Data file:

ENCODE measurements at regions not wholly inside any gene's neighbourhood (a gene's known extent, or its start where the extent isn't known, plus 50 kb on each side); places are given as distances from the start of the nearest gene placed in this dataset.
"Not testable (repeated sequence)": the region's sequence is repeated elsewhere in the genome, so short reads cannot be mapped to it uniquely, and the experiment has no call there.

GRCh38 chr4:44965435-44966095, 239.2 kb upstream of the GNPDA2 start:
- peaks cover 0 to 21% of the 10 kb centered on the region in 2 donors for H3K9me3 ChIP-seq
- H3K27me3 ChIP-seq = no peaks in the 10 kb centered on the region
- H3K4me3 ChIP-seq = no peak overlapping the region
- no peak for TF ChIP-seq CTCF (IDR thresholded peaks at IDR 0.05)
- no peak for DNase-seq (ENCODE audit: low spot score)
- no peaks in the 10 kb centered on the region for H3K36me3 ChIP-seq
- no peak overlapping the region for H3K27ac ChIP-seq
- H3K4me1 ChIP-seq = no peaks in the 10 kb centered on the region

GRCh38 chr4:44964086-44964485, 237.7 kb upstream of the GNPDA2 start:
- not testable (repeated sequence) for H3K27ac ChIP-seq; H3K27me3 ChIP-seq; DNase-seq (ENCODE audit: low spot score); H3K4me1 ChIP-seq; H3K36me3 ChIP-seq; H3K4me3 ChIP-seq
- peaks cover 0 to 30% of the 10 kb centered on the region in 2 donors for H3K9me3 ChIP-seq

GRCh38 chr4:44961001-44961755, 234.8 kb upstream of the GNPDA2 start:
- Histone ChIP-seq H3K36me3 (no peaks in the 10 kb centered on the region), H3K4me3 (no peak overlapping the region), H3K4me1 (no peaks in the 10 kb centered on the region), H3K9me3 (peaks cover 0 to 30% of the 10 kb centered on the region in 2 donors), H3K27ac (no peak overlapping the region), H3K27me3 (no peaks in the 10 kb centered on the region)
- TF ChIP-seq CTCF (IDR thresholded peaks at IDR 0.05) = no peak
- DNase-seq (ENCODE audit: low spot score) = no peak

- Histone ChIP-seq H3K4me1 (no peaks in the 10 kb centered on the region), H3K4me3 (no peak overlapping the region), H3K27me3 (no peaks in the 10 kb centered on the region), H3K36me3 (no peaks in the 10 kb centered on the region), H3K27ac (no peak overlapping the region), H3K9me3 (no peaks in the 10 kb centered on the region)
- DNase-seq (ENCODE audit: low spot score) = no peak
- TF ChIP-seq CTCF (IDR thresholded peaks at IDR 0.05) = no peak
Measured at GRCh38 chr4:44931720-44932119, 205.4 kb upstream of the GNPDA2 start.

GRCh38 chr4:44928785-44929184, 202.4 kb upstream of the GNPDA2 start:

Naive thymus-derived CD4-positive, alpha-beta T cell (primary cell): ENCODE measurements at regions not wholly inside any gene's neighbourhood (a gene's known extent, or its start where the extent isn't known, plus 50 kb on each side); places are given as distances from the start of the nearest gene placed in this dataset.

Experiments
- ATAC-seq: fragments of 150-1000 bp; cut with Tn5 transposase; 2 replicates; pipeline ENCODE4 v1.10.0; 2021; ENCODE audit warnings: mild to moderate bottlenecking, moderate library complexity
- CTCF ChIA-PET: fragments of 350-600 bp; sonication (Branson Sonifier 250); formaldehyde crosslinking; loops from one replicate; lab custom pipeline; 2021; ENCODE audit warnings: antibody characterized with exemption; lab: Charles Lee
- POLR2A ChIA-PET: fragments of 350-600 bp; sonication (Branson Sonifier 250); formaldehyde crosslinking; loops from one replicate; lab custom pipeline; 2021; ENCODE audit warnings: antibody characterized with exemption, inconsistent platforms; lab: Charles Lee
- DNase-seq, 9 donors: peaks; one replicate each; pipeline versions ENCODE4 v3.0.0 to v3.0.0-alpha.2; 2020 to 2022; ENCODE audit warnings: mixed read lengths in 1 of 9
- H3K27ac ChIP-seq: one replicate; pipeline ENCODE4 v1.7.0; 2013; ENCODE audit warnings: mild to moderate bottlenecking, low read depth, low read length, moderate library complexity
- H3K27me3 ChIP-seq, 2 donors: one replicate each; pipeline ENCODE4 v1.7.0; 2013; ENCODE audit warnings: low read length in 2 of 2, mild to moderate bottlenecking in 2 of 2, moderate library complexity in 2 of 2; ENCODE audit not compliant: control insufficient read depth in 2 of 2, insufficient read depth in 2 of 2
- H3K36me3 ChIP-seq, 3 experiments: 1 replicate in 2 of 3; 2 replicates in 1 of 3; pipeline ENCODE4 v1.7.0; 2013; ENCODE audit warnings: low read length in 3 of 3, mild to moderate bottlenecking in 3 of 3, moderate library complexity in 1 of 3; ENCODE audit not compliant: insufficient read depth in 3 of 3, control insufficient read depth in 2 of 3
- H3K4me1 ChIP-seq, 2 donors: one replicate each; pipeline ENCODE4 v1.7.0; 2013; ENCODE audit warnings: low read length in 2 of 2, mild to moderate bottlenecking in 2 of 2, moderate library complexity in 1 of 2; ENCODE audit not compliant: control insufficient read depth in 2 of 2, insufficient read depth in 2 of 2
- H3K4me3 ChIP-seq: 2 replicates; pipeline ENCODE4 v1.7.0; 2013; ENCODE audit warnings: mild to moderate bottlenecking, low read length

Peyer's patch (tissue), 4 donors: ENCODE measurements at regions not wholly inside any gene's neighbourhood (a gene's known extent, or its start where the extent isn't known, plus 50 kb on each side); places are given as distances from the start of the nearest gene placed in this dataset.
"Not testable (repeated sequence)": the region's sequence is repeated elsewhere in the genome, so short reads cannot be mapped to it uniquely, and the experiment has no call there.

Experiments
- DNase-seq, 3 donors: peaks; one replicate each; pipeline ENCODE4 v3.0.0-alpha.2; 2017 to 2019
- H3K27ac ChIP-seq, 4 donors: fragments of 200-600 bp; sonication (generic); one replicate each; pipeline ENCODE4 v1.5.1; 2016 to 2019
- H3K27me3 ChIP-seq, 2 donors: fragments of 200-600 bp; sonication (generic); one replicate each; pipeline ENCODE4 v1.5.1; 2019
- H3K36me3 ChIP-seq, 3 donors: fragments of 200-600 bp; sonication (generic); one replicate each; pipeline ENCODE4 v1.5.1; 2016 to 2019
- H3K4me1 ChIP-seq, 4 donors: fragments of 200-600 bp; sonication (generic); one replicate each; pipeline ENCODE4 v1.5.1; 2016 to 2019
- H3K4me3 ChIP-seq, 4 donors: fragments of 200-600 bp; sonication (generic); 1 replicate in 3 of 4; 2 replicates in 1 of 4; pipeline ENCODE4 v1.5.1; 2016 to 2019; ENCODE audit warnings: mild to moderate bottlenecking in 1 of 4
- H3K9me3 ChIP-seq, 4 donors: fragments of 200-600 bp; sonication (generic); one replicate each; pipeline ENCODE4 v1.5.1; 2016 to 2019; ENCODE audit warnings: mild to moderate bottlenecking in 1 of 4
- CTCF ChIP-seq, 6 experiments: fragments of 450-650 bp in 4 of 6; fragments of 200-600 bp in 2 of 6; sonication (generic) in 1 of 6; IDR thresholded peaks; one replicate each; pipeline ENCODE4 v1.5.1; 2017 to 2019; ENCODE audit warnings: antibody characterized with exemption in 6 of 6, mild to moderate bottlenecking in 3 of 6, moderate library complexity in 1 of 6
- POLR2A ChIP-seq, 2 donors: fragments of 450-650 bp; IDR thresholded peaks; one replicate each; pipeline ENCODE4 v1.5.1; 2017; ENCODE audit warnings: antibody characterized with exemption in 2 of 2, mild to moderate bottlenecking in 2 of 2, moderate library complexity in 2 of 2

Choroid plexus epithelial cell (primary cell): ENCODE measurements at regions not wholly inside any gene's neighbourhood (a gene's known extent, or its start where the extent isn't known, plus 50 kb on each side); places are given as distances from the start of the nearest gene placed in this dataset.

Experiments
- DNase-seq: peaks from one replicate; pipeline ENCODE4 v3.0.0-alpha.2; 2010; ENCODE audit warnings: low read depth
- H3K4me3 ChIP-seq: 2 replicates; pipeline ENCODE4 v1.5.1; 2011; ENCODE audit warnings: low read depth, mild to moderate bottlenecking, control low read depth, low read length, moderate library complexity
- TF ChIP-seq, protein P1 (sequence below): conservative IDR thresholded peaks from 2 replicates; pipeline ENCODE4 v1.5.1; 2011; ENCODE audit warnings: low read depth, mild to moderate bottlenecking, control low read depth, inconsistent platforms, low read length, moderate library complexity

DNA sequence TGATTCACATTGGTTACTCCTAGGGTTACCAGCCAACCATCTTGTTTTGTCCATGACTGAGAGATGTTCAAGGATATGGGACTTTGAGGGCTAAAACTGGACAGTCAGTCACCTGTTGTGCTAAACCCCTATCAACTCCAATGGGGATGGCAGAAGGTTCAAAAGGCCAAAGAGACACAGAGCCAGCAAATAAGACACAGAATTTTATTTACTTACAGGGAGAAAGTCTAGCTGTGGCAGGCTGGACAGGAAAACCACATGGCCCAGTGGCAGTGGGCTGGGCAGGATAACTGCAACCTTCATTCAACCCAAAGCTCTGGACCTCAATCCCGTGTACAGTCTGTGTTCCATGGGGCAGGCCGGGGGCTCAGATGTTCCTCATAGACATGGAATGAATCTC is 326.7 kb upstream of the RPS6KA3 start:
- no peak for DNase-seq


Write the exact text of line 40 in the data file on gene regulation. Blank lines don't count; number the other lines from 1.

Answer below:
- H3K27me3 ChIP-seq, 2 donors: fragments of 200-600 bp; sonication (generic); one replicate each; pipeline ENCODE4 v1.5.1; 2019